NaviStone and Clients Secure Win For Omnichannel Marketing

Published: Jul. 17, 2018

Updated: Oct. 05, 2020

A federal court has dismissed a proposed class action lawsuit against an omnichannel marketing company (NaviStone) and three online retailers, holding that the companies’ alleged use of omnichannel marketing technologies did not result in a cognizable injury under New York’s deceptive acts and practices laws and did not violate the federal Wiretap Act or the Stored Communications Act (“SCA”). The ruling is welcome news for providers and users of omnichannel marketing, which is (in simple terms) when data collected across different types of devices and platforms is combined to facilitate marketing to users across display, email, direct mail, and “addressable” television campaigns. For instance, an offline purchase might trigger delivery of an email offer, or an online web visit might trigger delivery of a discount coupon sent to a home mailbox.

Background of Complaint

NaviStone provides omnichannel marketing services, using website visits to trigger marketing offers through other channels. Specifically, according to the complaint, NaviStone’s software helps retailers “identify who visits their websites” by using code “to scan website visitors’ computers for information that can be used for de-anonymization, as well as to observe their keystrokes, mouse clicks, and communications with the e-commerce retailers’ websites.” Thus, according to the complaint, “NaviStone de-anonymizes website users and updates its database with the users’ current browsing activities and PII.” Class action plaintiffs sued NaviStone in December 2017, alleging claims under the Wiretap Act and the SCA, and state law claims under New York consumer protection laws.

The Court’s Ruling

The court dismissed all claims against all defendants, finding that NaviStone’s data tools did not cause a cognizable injury under New York’s deceptive acts and practices laws and did not violate the Wiretap Act or SCA.

State Law: Deceptive Practices. The court held that the plaintiffs’ allegations did not support a legally cognizable harm, only a “general invasion of privacy ‘through the exposure of personal and private information.’” The court reasoned that, regardless of alleged “de-anonymization”, there wasn’t an allegation “that any ‘expos[ed]’ information was particularly sensitive” or that information was “expos[ed] for any reason other than marketing.” In finding that there was no quantifiable injury, the court relied on precedent that said that collection of non-sensitive information (e.g., email addresses), spamming, and collection of browser history do not, without more, result in actual injury.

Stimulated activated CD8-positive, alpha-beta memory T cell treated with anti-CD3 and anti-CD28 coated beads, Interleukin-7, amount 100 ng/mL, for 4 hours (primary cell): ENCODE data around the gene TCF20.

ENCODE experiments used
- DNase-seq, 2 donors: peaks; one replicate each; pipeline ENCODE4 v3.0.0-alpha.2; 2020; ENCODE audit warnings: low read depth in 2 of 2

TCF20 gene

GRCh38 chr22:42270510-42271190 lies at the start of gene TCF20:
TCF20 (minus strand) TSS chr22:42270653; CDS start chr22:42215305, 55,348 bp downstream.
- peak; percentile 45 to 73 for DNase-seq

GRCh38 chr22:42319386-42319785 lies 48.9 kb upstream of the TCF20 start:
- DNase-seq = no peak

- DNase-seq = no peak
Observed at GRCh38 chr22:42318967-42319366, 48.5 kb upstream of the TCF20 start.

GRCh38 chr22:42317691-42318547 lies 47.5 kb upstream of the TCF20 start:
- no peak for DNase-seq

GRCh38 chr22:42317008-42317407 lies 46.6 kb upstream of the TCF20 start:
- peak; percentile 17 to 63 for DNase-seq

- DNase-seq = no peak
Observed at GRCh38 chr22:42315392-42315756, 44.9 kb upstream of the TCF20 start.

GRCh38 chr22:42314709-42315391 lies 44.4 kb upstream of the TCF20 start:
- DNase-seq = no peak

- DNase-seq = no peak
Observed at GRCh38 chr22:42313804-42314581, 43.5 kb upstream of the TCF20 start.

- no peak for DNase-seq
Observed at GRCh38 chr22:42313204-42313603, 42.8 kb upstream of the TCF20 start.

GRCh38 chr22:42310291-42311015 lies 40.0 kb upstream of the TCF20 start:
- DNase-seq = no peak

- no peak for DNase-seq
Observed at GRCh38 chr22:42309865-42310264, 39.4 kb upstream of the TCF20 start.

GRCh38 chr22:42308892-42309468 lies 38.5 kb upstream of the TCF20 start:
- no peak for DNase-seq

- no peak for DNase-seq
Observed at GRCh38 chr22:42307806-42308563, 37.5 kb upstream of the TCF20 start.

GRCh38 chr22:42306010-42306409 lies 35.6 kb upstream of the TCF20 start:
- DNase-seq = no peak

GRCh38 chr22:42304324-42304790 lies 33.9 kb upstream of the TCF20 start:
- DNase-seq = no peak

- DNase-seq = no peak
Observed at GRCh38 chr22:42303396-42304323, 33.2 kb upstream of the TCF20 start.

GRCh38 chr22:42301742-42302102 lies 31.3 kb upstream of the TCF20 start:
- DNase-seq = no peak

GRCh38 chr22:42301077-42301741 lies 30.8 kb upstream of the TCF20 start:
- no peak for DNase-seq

Federal Law: Wiretap Act and SCA. The Wiretap Act claim failed because of the statute’s one-party consent requirement, and the retailers, as recipients of the data, were parties to and consented to the interception of the communications in question. The court also found that an exception to the one party consent rule—applicable where electronic communications are intentionally intercepted for the purpose of committing a criminal or tortious act—was inapplicable, as the purpose here was marketing, not commission of a crime or tort. The court also joined other courts in holding that no private right of action exists under 18 U.S.C. § 2512, which makes it a crime to intentionally “manufacture[], assemble[], possess[], or sell[] any electronic . . . device” if one knows or should know that the device will likely be used to surreptitiously intercept electronic communications.

The SCA claims failed because the alleged communications were stored on plaintiff’s personal device, and communications stored on personal devices are not considered to be held in “electronic storage” under the statute.

Key Take-Aways

  • Breaking Down Distinctions Between “PII” and “non-PII.” For purposes of consumer protection laws, the court didn’t distinguish the privacy implications of NaviStone’s alleged data “de-anonymization” techniques from other marketing models that use more conventional cookies or browsing data. Rather, the court relied on cases involving conventional display and email marketing. This continues a trend to minimize distinctions between “personal information” and “non-personal information”—a trend seemingly supported by the GDPR, the FTC, commentators, and (pending more interpretation) the recently enacted California Consumer Privacy Act.
  • Importance of Transparency and Opt-Out Choices. Although it dismissed the complaint and rejected claims of consumer harm, the court found the allegations to be “unsettling” and “disturbing.” These observations were not based on a full record (only the bare allegations in the complaint), but the adjectives used—as well as the plaintiffs’ allegation that one retailer’s privacy policy was false or misleading—serve as reminders that companies using and combining data tools must control their privacy narrative through credible notice and choice methods, including by describing their practices clearly, and providing easy ways for consumers to opt-out.
  • Wiretap Act and SCA Claims Fail Again. Finally, the decision adds to a long line of cases rejecting attempts to convert ordinary electronic marketing interactions (such as those involving cookies, email marketing, or similar technologies) into violations of federal wiretap or computer trespass law.